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Tattoo Design | How The Body Is Different Than Other Mediums.

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How Different is Tattooing to Other Mediums?

The skin is a living, breathing organ.

Artists spend lifetimes mastering their medium of choice. For painters it is canvas or boards, for tattooers it is the skin. If you don’t know what skin is, well… You probably need to go back to Wikipedia and take a read through what skin is and how it is constructed. Here is a link if you need help finding it

—> Skin (Wikipedia) <—

Now that everyone is caught up on the skin, let’s ask a question that is relevant to tattoo design.

What makes skin different to work on?

The answer may… surprise you??

See the source image

The Skin Is Not Like A Painting Or Sketch

Every person has skin and for each and every person, it is unique. The skin is a covering that is ready to be adorned with artwork but isn’t designed for such a purpose. The mail purpose of skin is thermal regulation and infection control, not housing some sweet tribal designs.

The goal of a professional tattoo artist is to be able to see what is possible with an individuals biology. They must be able to understand  a person’s skin so as to make a design that works and ages with them.

Unlike most other mediums where you create the illusion of depth and values on a flat surface, tattoos are applied to a surface that isn’t flat. It also hasn’t been prepared to last generations hanging on a wall.

Well, sometimes it has, after the fact…

are forced to think about multiple lines of sight, a surface that is far from being even and flat; as well as looking for and assuming areas of distortion or stress that’s may occur as the tattoo ages.

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Underlying Structures

Looking deeper into the skin, to see what is beneath it, is essential when approaching a mastery in tattooing as well as being able to better achieve a successful, large scale tattoo. The skin is a membrane that is stretched over muscle and connective tissues. There are also structural components of the body called bones that influence the look and stress of the skin.

Canvas paintings have structure as well, the backbone of which s usually made of wood or plastic. Panel boards are usually made of wood.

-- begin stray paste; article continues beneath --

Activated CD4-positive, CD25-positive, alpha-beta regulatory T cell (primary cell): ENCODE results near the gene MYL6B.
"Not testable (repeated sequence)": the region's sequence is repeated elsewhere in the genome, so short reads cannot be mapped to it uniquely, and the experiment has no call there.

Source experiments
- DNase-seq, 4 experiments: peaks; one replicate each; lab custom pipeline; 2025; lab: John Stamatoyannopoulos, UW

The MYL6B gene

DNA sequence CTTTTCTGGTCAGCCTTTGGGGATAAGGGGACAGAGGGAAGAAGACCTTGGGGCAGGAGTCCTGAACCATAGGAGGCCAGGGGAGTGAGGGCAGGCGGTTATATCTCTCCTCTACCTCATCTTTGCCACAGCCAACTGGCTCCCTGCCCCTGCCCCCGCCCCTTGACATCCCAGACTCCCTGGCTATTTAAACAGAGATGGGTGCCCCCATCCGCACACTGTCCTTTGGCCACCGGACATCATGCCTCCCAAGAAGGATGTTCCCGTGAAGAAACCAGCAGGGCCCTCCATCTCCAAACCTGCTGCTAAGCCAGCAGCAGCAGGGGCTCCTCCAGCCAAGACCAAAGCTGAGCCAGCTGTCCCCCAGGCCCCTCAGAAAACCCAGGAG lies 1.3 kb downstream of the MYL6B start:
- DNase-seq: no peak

Let’s compare how each ages to point out differences between the two mediums:

Comparison – The Skin

  • It moves. Each area of the body will shift, distort, stretch and compress in a different way.
  • The skin is viewable from multiple angles
  • It is subject all a host of different environmental stressors.
  • It heals after trauma.
  • When skin ages it becomes thinner and looser through the loss of collagen and elastin fibers (more on this in later lessons), which influences the readability of the design
  • Areas of high mobility see a greater amount of sagging and “looseness”.
  • Tattoo designs lighten with time.

Canvas

  • Paintings do not move. They are fixed images attached to a wooden frame.
  • When hung responsibly, most art installations deal with humidity and sunlight mitigation.
  • Paintings don’t heal if you stab them.
  • When canvas ages, dust and dirt can collect on them obscuring the image.
  • The stretchers (frame) of the painting become fragile and can collapse.
  • The canvas will oxidize and look darker.
  • Paintings can last hundreds of years with minimal upkeep

Why Tattooing is More Like Sculpture.

How Large Scale Design Moves Away From Simple Paper Drawings.

While tattooers may consider art translatable between the mediums, skin is truly unique. Unlike skin; canvas, paper or the side of a building all work in 2 dimensions.

Think about it…

While most art is 2D giving the assumption of depth through technique, tattoos wrap around the body, over muscles and bone, to create living artwork.

Compared to all other mediums tattooing is more like sculpture – a 3D medium. Even though both art forms lend to each other well, most tattooers do not take advantage of the similarities and to learn how to sculpt.
How would you approach a sculpture?Would you think about the design the same way?If you were doing a sketch, would only one side of the sculpture be enough to finish the product.How many different ways can you approach a statue compared to a painting?